A Film Clip:
I also had the good fortune to meet and work with Caterina Abbati, who wrote the only fact-based biography of Carmen Mory, a friend of Anne’s. Mory gained a fateful reputation as Ravensbrück’s most cunning, duplicitous, and dangerous prisoner. Her name and testimony appeared throughout wartime crime trials, but photographs of her were in maddeningly scant supply. When I thought I had exhausted all leads, I discovered online a Pathé News film from 1947. In it, Mory, kitted out in a fur coat, is seen on the stand in Hamburg, facing a battery of judges, their backs turned to her. Even though the film clip is mute, we know the moment Mory hears her sentence, called out by the clerk. With those words, she performs the sign of the cross and then is rotated off the stand by two guards. No image could be more dramatic. To this day, I play the clip over and over again.
A Medieval Town:
For nine years, I sought permission from the French military authorities to read Anne’s wartime files. Each response to my letters was written in flowery French and amounted to a flat “no,” by virtue of a 1947 edict that sensitive wartime files could not be released for 75 years. Finally, in 2011, a new commandant of the archives relented and allowed me three hours with the files. I flew to Paris, drove four hours to Le Blanc in Central France, and spent my designated three hours studying a file sealed by a beautiful red ribbon. Hovering over me was an armed guard assigned to ensure that I did not photograph the material. What I discovered in that file tipped the scale.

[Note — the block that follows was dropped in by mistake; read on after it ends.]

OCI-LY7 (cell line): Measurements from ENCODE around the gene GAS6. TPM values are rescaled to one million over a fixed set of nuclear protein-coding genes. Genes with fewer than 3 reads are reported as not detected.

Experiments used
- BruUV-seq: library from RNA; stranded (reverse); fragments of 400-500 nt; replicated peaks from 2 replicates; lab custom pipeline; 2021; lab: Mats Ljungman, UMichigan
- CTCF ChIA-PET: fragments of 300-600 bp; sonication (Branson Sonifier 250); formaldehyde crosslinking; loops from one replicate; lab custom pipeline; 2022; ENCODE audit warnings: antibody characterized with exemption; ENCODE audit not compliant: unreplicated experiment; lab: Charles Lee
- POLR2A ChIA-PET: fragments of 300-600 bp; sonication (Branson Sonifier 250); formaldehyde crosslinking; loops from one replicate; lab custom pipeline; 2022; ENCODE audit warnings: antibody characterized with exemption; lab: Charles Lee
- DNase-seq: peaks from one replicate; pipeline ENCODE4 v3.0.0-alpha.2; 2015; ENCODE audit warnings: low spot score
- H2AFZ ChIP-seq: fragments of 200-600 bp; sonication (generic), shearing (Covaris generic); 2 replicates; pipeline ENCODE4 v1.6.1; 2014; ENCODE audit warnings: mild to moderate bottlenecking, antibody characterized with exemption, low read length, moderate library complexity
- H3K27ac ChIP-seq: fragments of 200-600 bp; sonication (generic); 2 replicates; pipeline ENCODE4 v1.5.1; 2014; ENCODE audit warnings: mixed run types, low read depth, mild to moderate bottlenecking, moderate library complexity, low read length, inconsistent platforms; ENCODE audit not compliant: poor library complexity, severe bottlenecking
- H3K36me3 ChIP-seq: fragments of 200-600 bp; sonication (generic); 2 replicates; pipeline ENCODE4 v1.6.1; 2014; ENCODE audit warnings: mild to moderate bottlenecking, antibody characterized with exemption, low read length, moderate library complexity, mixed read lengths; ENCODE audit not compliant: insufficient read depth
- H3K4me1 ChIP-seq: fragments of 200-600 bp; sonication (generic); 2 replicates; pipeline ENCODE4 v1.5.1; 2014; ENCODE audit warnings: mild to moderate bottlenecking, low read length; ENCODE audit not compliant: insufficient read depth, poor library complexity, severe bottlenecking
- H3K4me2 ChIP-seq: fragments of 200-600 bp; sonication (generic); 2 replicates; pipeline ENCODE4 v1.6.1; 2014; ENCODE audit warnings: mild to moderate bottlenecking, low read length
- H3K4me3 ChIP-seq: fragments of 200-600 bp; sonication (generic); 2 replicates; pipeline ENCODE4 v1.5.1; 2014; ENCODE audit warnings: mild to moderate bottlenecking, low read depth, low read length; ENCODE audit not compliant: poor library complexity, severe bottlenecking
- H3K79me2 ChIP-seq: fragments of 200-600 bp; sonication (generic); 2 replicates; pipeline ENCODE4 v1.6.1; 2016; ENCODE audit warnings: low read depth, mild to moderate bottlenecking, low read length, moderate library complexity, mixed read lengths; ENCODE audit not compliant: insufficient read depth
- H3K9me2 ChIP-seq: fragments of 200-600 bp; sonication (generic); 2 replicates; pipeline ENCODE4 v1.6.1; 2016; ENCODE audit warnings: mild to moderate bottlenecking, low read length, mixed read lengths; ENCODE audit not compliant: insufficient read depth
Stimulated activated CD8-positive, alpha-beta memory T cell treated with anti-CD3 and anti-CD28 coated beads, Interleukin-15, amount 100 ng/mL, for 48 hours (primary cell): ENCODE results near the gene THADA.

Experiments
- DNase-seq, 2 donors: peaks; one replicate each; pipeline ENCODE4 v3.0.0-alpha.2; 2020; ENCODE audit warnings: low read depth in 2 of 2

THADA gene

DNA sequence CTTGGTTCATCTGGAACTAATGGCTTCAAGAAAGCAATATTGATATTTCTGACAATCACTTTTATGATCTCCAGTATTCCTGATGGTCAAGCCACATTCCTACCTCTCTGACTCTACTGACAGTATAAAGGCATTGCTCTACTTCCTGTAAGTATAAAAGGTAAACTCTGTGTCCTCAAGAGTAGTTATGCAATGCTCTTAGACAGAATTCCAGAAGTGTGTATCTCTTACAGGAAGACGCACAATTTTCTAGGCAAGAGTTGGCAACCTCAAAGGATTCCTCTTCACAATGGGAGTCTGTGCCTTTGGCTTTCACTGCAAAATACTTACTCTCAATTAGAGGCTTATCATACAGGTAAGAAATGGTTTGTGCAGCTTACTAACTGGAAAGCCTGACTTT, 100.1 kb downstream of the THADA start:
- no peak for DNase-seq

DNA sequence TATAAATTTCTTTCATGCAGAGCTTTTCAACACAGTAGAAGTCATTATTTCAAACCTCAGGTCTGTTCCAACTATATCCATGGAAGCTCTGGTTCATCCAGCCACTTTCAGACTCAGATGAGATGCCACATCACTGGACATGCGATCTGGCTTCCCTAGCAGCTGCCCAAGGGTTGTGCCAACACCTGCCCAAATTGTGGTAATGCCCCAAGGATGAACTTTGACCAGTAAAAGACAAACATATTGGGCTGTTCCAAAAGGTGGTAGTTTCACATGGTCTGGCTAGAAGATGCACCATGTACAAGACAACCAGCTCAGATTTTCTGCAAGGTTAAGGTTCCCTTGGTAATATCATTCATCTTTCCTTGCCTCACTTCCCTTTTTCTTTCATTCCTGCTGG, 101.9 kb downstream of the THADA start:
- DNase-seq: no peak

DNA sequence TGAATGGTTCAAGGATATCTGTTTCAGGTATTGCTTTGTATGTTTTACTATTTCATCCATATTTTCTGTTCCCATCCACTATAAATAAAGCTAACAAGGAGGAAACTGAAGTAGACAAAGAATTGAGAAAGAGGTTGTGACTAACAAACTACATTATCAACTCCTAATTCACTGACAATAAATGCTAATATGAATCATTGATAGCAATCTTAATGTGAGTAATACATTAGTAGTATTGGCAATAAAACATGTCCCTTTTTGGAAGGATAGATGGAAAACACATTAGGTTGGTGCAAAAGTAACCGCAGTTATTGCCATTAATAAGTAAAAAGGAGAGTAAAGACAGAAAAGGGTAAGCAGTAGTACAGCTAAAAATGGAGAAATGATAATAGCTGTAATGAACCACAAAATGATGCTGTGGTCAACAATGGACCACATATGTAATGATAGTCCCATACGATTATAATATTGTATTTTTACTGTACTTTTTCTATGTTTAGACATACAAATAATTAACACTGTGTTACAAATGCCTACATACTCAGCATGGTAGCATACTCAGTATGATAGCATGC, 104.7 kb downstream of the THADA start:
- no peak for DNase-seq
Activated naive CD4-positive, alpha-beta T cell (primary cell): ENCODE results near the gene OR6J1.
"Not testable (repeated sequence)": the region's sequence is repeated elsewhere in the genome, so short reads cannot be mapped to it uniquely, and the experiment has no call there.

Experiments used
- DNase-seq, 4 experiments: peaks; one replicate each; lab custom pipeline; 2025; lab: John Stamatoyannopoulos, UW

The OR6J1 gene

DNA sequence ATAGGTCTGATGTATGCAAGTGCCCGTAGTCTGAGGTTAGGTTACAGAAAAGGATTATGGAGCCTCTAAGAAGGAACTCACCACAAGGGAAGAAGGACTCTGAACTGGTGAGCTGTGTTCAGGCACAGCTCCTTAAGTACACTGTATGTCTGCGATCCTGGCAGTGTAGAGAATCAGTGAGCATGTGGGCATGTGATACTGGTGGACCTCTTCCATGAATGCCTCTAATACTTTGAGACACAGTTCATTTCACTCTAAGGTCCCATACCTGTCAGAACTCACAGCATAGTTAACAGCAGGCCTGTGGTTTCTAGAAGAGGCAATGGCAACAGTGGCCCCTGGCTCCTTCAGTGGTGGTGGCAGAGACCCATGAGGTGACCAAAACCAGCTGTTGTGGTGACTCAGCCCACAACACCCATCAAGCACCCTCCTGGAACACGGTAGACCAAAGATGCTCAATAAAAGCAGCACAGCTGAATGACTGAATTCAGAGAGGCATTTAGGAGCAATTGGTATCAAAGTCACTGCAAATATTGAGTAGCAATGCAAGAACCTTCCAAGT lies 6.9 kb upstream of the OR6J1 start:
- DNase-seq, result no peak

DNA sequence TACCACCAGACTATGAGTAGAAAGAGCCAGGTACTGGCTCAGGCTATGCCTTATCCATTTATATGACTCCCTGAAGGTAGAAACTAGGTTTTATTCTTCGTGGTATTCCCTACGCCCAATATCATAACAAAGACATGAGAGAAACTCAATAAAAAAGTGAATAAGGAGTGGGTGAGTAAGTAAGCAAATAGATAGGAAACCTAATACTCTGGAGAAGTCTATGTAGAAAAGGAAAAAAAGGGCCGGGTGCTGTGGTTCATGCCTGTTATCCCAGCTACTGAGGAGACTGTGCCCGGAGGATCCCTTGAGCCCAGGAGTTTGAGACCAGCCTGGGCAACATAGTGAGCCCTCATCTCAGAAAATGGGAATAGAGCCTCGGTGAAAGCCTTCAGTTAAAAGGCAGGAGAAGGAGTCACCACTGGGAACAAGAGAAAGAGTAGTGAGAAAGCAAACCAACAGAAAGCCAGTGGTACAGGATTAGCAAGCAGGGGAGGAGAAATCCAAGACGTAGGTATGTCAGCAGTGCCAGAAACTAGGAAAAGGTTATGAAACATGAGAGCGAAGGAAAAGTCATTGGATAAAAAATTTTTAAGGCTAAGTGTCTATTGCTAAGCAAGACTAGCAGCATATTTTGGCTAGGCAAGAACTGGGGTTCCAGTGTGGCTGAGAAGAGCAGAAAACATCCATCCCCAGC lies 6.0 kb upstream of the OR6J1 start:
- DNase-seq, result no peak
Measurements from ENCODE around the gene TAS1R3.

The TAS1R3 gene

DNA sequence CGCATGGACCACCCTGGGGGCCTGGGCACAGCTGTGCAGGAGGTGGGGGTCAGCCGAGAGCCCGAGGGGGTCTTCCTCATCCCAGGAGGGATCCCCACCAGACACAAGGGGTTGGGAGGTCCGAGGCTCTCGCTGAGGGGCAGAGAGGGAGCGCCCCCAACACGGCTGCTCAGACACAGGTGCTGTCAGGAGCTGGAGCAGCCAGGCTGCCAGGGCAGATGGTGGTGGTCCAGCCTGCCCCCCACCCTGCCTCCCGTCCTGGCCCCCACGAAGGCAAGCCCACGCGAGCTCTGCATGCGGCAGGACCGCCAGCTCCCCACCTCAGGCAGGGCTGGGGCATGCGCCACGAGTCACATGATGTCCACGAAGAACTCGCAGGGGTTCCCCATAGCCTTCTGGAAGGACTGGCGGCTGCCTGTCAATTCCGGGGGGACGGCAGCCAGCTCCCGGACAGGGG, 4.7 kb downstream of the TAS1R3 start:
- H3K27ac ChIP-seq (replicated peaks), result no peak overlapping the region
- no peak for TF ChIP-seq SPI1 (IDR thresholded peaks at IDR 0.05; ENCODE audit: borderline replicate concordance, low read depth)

I wrote a short synopsis of my early findings for the Financial Times weekend magazine and received a flurry of mail, most of it complimentary, some requesting film rights. Standing apart from the encouragement were three emails from Anne’s friends and admirers calling me a traitor. One suggested that when my past was scrutinized, all kinds of wrongdoings would come to light. Another threatened my life. Why focus on war, one contended, for only Anne’s Africa years mattered. Curiously, the acrimony had little effect. It inspired me. Now more than ever I needed to complete the book — to document the complexity of human character, the lengths one individual took to survive, serving as her own private jury, handing down her own sentence. I believed then — as I do now — that Anne is more important for the totality of her life than as an uncontested heroine during one era. Her past needed to be revealed, examined, and debated.
A Gathering of Supporters:
This book would never have been written without the affirmation of a collection of individuals I greatly admire. They believed in the story and gave me assurances that my ambling presence in the narrative would establish the book’s credibility and charm. Go figure, I thought.
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is an author and award-winning filmmaker who has produced and written more than 200 documentaries on subjects as varied as travel, brain science, evolution, and natural history. He has won two Emmys, two Peabody Awards, and a duPont-Columbia Award. Most recently, he is known for his exposés of the illicit ivory trade. In Full Flight
is his sixth book. Heminway lives in Montana.